Police rarely cite drinking

Many minors say they drink, but university police report few alcohol offenses.

Nicholas Studenski

College campuses have a reputation for high alcohol use, but university police departments often report few offenses.

Nearly two-thirds of Minnesota college students said they consumed alcohol in the last month, according to the Boynton Health Service 2012 College Student Health Survey. University of Minnesota police reported 181 alcohol offenses in 2012, which includes tickets for underage drinking, public consumption and open liquor bottles in vehicles.

Biology freshman Kalie Schwartz said she sees a lot of alcohol use on campus.

“It’s obviously prevalent,” she said.

Despite high rates of alcohol use, Schwartz said she thinks students are smart about drinking and as long as students aren’t behaving dangerously, police don’t strictly monitor use.

“If you’re acting like an adult, they’re going to treat you like an adult,” she said. “Not that they condone it, but they probably have more important things to deal with.”

University police Deputy Chief Chuck Miner said police don’t stop to ask people if they’ve been drinking, but they do intervene when students are drawing attention to themselves.

UMPD proactively monitors drug and alcohol use, especially at the beginning of fall semester, Miner said. Extra officers go on patrol during the first few weeks to get ahead of the curve and set a tone of responsibility for the year, he said.

Later in the year, Miner said, police shift to more reactive enforcement.

Schwartz estimated that two-thirds of her underage peers drink. According to the Boynton survey, nearly 30 percent of 18-year-old students and nearly half of 20-year-old students said they’d consumed alcohol in the last month.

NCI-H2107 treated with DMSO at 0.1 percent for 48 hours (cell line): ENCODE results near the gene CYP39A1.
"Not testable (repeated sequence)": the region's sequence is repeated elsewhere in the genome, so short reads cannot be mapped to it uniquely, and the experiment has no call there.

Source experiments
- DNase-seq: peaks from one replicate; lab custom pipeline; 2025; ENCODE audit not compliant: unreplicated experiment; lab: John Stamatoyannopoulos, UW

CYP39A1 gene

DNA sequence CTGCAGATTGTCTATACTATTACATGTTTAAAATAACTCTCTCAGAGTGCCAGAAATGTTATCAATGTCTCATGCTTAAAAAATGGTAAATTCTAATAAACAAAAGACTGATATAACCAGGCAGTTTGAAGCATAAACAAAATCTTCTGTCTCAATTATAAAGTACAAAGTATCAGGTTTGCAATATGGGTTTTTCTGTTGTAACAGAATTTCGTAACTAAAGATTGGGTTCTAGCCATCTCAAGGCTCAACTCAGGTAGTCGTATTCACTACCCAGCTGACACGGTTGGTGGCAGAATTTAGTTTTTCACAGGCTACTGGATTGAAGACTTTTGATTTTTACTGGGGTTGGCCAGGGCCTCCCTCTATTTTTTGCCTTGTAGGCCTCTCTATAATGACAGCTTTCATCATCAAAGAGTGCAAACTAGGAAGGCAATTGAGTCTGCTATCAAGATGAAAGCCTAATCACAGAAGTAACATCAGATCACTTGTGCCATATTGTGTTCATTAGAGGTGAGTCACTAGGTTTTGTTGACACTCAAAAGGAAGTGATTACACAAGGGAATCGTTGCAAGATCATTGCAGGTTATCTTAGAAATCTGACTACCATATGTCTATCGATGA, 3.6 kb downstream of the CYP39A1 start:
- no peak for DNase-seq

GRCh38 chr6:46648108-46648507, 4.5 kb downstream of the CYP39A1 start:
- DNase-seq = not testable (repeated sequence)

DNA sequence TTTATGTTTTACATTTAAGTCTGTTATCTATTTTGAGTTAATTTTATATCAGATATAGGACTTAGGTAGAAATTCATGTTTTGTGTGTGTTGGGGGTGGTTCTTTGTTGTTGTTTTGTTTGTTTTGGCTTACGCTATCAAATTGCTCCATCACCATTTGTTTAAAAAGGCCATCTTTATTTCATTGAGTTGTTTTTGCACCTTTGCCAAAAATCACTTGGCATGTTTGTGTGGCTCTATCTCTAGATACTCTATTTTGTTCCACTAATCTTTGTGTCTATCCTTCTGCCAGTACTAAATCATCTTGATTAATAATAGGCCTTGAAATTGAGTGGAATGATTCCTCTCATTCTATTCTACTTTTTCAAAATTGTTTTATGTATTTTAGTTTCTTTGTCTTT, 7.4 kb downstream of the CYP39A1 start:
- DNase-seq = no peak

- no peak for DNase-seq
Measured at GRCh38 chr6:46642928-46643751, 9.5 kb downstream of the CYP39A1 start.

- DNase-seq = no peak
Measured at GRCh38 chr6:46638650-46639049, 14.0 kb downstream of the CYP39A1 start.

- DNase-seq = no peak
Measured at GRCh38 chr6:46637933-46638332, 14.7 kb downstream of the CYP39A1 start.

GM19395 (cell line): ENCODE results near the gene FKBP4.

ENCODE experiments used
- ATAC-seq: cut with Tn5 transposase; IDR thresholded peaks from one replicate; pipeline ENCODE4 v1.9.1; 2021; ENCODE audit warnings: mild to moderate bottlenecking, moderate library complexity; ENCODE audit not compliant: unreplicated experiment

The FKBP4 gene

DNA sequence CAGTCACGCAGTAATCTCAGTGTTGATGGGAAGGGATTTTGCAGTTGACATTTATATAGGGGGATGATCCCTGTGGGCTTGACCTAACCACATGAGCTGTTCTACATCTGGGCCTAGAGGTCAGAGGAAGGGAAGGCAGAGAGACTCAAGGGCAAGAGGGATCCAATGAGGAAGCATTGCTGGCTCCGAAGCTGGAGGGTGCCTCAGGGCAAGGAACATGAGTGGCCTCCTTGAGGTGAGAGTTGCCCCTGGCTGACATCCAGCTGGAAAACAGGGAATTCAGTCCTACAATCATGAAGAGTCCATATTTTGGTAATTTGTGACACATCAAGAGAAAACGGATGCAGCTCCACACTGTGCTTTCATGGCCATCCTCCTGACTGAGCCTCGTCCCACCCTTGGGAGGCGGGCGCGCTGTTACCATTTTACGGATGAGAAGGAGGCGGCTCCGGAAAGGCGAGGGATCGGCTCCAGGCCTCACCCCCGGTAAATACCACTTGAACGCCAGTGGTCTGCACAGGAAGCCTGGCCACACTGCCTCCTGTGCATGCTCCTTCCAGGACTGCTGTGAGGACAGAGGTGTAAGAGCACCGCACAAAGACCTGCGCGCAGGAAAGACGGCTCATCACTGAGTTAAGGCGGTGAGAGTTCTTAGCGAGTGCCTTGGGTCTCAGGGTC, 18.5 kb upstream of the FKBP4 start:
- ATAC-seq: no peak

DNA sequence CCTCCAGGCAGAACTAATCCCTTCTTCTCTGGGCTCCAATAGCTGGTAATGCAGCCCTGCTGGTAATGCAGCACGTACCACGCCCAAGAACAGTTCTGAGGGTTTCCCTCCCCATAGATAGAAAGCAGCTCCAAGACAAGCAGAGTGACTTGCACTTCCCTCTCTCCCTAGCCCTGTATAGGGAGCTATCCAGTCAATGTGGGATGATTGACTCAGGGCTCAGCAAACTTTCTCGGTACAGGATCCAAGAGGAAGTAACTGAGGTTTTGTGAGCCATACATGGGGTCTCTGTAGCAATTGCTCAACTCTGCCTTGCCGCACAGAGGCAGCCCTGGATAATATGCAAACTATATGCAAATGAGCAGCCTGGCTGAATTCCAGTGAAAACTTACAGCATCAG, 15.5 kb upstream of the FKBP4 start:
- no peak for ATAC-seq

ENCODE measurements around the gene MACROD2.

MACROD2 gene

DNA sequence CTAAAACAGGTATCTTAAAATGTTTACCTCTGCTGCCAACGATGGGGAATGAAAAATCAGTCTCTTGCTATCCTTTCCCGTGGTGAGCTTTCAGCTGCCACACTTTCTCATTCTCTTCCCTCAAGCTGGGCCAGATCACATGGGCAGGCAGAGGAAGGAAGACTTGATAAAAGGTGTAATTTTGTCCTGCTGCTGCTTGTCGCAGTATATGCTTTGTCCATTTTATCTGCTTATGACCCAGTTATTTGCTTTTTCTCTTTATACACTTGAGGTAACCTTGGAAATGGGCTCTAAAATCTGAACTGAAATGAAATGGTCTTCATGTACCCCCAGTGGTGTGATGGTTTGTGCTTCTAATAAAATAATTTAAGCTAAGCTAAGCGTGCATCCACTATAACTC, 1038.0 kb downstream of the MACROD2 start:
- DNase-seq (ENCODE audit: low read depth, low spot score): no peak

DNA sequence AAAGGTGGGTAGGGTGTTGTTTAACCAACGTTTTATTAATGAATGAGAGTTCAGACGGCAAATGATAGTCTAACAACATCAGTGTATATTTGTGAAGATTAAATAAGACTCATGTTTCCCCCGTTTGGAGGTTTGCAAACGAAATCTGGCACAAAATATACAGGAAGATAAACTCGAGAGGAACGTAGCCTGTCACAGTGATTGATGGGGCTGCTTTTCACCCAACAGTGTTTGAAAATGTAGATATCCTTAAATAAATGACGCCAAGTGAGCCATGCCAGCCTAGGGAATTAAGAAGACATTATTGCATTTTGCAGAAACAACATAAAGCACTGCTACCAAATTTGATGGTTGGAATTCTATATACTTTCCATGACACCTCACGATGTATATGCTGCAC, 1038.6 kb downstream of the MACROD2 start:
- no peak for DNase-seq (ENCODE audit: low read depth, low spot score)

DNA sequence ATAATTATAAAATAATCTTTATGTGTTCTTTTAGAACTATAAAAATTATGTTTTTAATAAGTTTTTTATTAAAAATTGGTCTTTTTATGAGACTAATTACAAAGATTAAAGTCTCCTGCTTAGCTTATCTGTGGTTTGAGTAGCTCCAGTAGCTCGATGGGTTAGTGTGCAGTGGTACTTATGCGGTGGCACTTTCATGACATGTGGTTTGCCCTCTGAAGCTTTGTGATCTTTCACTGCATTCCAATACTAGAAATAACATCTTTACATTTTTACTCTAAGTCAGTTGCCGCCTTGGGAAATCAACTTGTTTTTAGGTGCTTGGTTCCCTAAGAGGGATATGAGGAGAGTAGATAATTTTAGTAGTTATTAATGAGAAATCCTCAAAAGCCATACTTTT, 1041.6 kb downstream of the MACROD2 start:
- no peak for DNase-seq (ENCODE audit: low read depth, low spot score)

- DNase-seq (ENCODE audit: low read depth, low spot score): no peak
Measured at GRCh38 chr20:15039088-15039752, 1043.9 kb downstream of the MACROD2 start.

Libby Spotts, Housing and Residential Life student conduct coordinator, said alcohol use in the dorms isn’t always reported to UMPD right away because incidents are often filed internally and reported to UMPD at the end of the year.

If HRL staff see someone who appears to need assistance, Spotts said, they offer assistance. If possible, the staff members handle the situation on their own. When students become difficult to deal with or are in danger, she said, staff members call University police for help.

Comparisons and education

Miner said the University has a fairly low rate of alcohol and drug use compared to other college campuses, which he partially attributes to a “higher caliber of students” here who study more and drink less.

Marc Lovicott, public information officer for the University of Wisconsin–Madison police department, said alcohol is one of the primary issues police deal with on campus.

Madison’s university police issued more than 700 underage alcohol citations in 2012, down from nearly 1,000 in 2008.

Though the number of citations is down, Lovicott said, the average blood alcohol content of students who are issued citations has gone up, which concerns university police.

According to the Boynton survey, one in four Minnesota college students reported binge drinking in the past two weeks. Binge drinking is defined as having more than five drinks in one sitting.

Dave Golden, BHS director of public health and communications, said binge drinking is linked to poor student performance.

“It really is important … to not engage in high-risk drinking,” he said. “Those students simply do better that have lower rates in all kinds of ways, and it reduces the chances of bad stuff happening.”

Golden said Boynton and other departments have made “a concerted effort” to reduce drinking on campus, and the number of students who drink has declined.

Boynton screens all patients for possible alcohol-related problems, he said, and has chemical health counselors who can see students with drug and alcohol problems.

Other efforts to educate students about safe drinking include the Student Network for Abuse Prevention and the online AlcoholEdu course required for first-year University students this year.

Ultimately, Miner said, the goal is to make sure students on campus are safe.

“A side effect of enforcement is making campus safer,” he said.